To end tuberculosis, we have to talk about it

By Bailey White, CBC News Posted: May 25, 2015 5:03 AM NTLast Updated: May 25, 2015 5:03 AM NT

The number of tuberculosis cases in Nain has residents worried, and some people are still afraid to come forward because of the way the disease is viewed.

The number of tuberculosis cases in Nain has residents worried, and some people are still afraid to come forward because of the way the disease is viewed. (Lefteris Pitarakis/Associated Press)

Tuberculosis in Nain doesn’t usually make news.

That’s not because it doesn’t exist — there have been 14 cases of TB in the small community since last October.

It’s precisely because TB is so common that it doesn’t make news. Compare that to St. John’s, when a student at Memorial University is diagnosed with TB there’s a media blitz. Not so in Labrador.

“It’s not new to us in the community,” Nain AngajukKak (Mayor) Joe Dicker said.

‘I just want to be on the safe side, right? I really don’t know much about this disease and just hearing so much about it makes me paranoid.’– Pauline Angnatok

And yet, the number of cases came as shock even to Dicker, who criticized Labrador-Grenfell Health.

“We as a community should be made aware so that we can take measures to protect ourselves,” he said.

“We have been providing a variety of education regarding the TB outbreak we had,” said Donnie Sampson, vice president of nursing at Labrador-Grenfell Health.

“Last week the medical officer of health did several media interviews to explain the outbreak and really try to reassure people that there was no cause for alarm.”

Call it a case of mixed messages.

It’s true the medical officer of health did speak to CBC’s Labrador Morning, but it was clear the number of cases was a worry.

“For one community, that’s quite a high number,” Dr. David Allison said. “It’s really a significant concern for us.”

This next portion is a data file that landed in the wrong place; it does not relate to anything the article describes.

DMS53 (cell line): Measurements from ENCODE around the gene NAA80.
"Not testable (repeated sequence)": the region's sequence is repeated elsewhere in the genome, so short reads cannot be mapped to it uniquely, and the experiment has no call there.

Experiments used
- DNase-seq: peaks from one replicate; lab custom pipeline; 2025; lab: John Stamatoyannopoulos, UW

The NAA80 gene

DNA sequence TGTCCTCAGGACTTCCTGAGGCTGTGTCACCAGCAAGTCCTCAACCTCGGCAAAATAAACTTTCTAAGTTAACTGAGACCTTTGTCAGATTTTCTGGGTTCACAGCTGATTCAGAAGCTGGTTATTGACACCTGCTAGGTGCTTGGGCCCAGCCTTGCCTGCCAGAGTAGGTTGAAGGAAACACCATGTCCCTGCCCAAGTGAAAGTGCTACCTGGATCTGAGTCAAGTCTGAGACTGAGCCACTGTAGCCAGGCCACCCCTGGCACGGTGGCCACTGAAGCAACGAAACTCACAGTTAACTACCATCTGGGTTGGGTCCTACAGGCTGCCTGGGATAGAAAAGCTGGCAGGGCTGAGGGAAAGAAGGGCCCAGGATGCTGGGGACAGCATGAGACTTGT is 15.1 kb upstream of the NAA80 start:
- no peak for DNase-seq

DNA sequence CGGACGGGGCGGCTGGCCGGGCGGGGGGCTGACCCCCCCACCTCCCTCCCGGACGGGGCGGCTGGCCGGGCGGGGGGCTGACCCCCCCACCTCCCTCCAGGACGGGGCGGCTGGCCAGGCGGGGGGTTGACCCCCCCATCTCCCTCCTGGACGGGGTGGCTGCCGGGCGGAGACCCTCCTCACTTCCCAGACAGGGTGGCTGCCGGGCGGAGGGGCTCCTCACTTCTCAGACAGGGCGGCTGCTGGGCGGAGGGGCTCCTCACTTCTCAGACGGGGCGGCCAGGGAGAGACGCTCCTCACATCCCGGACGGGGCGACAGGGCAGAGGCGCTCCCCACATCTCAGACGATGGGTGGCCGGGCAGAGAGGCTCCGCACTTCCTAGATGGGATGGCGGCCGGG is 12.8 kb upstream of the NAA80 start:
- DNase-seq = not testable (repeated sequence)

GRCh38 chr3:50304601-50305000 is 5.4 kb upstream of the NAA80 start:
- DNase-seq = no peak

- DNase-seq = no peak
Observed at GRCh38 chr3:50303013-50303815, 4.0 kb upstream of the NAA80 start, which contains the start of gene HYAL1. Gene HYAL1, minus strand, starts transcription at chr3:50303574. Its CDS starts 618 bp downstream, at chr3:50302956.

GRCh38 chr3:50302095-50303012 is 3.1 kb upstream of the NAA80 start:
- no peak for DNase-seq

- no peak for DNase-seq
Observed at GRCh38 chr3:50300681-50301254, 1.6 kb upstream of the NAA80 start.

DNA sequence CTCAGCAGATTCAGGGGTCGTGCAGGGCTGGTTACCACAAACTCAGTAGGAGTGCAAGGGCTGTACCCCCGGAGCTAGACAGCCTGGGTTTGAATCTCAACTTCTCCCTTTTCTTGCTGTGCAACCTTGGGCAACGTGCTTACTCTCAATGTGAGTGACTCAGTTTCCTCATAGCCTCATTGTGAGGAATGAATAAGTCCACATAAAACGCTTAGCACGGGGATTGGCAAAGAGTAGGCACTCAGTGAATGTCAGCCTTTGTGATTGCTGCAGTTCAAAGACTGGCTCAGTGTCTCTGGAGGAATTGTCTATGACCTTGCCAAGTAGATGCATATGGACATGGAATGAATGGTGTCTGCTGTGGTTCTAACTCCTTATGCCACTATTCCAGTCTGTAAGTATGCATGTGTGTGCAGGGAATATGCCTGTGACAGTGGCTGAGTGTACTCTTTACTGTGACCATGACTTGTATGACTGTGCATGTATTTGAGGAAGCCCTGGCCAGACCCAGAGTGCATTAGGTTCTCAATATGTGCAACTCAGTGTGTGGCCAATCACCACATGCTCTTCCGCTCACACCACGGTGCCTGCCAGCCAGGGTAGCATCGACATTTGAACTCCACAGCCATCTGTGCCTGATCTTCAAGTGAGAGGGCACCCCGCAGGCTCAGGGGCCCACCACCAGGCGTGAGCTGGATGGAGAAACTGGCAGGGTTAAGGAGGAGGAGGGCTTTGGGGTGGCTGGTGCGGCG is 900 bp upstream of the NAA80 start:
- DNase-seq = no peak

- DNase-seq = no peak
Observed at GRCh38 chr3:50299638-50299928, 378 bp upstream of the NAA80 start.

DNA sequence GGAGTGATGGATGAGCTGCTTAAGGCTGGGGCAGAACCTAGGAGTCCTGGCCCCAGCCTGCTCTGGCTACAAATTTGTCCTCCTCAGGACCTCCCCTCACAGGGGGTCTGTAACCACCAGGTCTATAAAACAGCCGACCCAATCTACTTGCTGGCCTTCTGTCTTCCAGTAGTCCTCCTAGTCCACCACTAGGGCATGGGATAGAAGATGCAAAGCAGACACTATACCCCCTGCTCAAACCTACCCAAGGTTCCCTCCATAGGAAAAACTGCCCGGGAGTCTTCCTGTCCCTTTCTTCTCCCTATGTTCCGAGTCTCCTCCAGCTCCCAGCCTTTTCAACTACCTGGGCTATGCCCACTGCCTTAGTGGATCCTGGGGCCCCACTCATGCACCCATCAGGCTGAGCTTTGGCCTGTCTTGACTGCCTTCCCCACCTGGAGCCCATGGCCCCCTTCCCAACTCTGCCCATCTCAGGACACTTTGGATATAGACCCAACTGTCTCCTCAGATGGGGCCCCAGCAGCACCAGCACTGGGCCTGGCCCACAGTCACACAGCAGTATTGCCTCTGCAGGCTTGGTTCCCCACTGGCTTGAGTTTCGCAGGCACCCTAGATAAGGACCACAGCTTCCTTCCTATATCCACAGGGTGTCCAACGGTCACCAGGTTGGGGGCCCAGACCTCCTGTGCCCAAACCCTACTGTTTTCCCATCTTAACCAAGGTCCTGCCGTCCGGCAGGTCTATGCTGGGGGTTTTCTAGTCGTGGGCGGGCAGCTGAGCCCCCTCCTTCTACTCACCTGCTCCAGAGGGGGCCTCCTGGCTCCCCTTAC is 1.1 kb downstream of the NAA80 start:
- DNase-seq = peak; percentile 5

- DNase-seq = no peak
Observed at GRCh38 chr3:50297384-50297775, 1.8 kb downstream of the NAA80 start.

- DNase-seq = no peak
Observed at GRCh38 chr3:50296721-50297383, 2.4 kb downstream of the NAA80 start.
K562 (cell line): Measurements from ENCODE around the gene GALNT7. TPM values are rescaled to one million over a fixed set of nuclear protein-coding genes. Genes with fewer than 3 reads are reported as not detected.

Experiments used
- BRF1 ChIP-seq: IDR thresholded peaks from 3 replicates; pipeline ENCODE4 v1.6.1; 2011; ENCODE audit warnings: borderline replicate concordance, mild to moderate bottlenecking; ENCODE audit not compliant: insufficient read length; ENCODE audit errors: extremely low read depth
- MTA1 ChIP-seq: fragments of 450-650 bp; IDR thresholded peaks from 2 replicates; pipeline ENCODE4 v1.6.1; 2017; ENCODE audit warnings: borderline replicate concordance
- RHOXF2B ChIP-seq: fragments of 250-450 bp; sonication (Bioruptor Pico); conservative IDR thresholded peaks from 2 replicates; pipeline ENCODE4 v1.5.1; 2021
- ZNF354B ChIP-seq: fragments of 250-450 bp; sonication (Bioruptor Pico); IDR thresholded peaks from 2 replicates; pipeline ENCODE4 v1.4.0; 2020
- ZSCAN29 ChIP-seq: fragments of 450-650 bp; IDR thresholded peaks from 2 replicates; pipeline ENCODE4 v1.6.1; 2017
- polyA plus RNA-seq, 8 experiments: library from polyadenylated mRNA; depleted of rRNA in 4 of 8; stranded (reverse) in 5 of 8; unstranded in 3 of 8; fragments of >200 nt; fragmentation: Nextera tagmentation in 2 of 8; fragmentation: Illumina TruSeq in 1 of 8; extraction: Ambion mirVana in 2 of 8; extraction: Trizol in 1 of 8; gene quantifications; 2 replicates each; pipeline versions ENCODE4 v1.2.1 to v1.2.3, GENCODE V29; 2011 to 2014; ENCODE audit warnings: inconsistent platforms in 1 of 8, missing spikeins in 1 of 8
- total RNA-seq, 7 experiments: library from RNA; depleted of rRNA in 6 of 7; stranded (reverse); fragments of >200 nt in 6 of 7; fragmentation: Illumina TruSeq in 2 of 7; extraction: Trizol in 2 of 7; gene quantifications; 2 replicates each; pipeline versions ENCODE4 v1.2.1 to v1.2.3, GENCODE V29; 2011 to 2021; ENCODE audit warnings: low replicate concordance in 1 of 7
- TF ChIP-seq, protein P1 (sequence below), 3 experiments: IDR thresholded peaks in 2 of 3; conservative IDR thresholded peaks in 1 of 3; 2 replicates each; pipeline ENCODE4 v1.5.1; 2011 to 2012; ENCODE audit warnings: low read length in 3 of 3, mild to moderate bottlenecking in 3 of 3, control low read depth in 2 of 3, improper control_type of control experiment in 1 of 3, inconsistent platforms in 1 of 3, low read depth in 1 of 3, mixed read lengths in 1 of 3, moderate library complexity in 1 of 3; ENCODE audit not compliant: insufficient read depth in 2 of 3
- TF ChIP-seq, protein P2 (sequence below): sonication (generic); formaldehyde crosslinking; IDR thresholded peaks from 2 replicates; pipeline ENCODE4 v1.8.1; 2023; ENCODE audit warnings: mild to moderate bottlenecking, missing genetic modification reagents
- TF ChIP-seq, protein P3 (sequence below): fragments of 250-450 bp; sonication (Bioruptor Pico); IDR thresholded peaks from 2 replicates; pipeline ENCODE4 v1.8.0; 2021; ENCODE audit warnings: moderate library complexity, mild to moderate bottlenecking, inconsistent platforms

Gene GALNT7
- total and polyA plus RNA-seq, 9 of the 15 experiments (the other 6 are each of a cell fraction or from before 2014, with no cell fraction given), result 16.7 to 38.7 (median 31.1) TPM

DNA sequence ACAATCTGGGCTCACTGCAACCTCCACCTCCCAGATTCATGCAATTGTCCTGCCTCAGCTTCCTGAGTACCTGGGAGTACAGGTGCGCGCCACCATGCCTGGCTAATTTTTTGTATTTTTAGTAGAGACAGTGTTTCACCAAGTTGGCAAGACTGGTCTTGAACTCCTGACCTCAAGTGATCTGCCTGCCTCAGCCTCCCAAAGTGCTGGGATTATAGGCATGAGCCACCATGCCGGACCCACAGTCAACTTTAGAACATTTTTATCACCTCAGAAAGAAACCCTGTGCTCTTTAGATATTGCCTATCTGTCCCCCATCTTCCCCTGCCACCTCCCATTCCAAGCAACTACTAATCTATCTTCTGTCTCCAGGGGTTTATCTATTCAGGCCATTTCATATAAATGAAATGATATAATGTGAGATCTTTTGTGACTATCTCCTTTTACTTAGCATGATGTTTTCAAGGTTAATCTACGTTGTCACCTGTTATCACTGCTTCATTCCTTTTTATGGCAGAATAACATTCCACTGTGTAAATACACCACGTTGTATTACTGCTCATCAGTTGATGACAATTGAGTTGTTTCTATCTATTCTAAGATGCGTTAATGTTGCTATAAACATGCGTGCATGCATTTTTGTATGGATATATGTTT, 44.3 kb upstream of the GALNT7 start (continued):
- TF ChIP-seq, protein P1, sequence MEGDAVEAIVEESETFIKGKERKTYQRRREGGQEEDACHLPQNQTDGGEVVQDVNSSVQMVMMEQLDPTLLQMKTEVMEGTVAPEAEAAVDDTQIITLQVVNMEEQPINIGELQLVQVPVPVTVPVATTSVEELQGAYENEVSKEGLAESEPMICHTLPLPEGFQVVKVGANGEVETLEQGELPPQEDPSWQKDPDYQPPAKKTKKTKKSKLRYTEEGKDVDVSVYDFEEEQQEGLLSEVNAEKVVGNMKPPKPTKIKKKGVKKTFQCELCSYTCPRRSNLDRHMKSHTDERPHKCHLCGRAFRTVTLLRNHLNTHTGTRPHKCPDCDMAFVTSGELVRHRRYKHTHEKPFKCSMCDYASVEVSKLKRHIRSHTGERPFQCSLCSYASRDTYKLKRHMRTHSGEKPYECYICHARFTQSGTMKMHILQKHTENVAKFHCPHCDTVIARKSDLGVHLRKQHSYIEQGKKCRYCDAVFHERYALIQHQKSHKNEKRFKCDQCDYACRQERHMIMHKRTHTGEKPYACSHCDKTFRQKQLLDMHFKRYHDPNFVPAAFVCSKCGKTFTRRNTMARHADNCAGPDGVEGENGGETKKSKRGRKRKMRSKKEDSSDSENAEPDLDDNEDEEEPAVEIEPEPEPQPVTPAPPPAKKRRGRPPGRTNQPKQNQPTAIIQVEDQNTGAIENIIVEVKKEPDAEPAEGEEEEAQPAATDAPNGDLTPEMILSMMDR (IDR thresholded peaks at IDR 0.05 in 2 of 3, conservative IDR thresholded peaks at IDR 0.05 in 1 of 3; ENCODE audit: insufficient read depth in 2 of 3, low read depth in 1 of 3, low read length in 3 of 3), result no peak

‘Makes me paranoid’

It’s hard to understand from afar what’s going on in a town like Nain. I’ve never been there, I’m not part of the community, but over the past few weeks I’ve been calling people I know there and asking, “What’s the mood like? What do people think?”

A few people told me they would feel better if the whole town could be tested for TB. Fourteen cases is more than one per cent of the entire population. People said they wanted to know for sure they weren’t infected.

Dr. David Allison

Dr. David Allison, chief medical officer of health for Eastern Health, says the number of cases of tuberculosis in Nain are of concern for the health authority. (CBC)

Pauline Angnatok called the local clinic and asked that her 12-year-old daughter be tested. Angnatok worried because her daughter had spent some time at a friend’s house, and later one of the friend’s relatives was diagnosed.

Angnatok says a staff member at the clinic told her to check back with her daughter’s friend to see if the family had been tested.

“I really didn’t want to go and ask the family … it would have been took rude,” Angnatok said.

“I just want to be on the safe side, right? I really don’t know much about this disease and just hearing so much about it makes me paranoid.”

Labrador-Grenfell Health says Angnatok doesn’t need to worry.

“It’s very difficult to contract TB. You have to have prolonged contact for quite an extended period of time with someone who is actively coughing and who is sick. It’s not easy to catch,” Sampson said.

“If you feel have been in contact with someone who might have TB, absolutely, still call your public health nurse, and they will take an assessment and identify a priority for you to be tested, and that’s how the procedure works for us.”

‘Afraid to come forward’

Difficult as it may be to catch, TB is also difficult to get rid of — both on the personal and community levels.

Anyone diagnosed with the disease will have to take antibiotics for between six to nine months. Eradicating the disease from an entire population takes much longer.

Pauline Angnatok’s concern highlights the need for more information, but there is a balance to strike. People get treated differently when they have TB. Some still believe the disease is a death sentence, and treat patients accordingly.

“Because of all the attention it gets, people are afraid to come forward,” said Dr. Allison. “The stigma around tuberculosis is significant and it’s worldwide. We have to be very conscious of trying to avoid that.”

Therein lies the challenge: to end TB, health officials need to talk about it relentlessly, even when the community is well aware that it exists.

Because if a community is shocked by the news, people panic. When people panic, they treat patients like outcasts. If patients are treated like outcasts, they don’t come forward until it’s too late.

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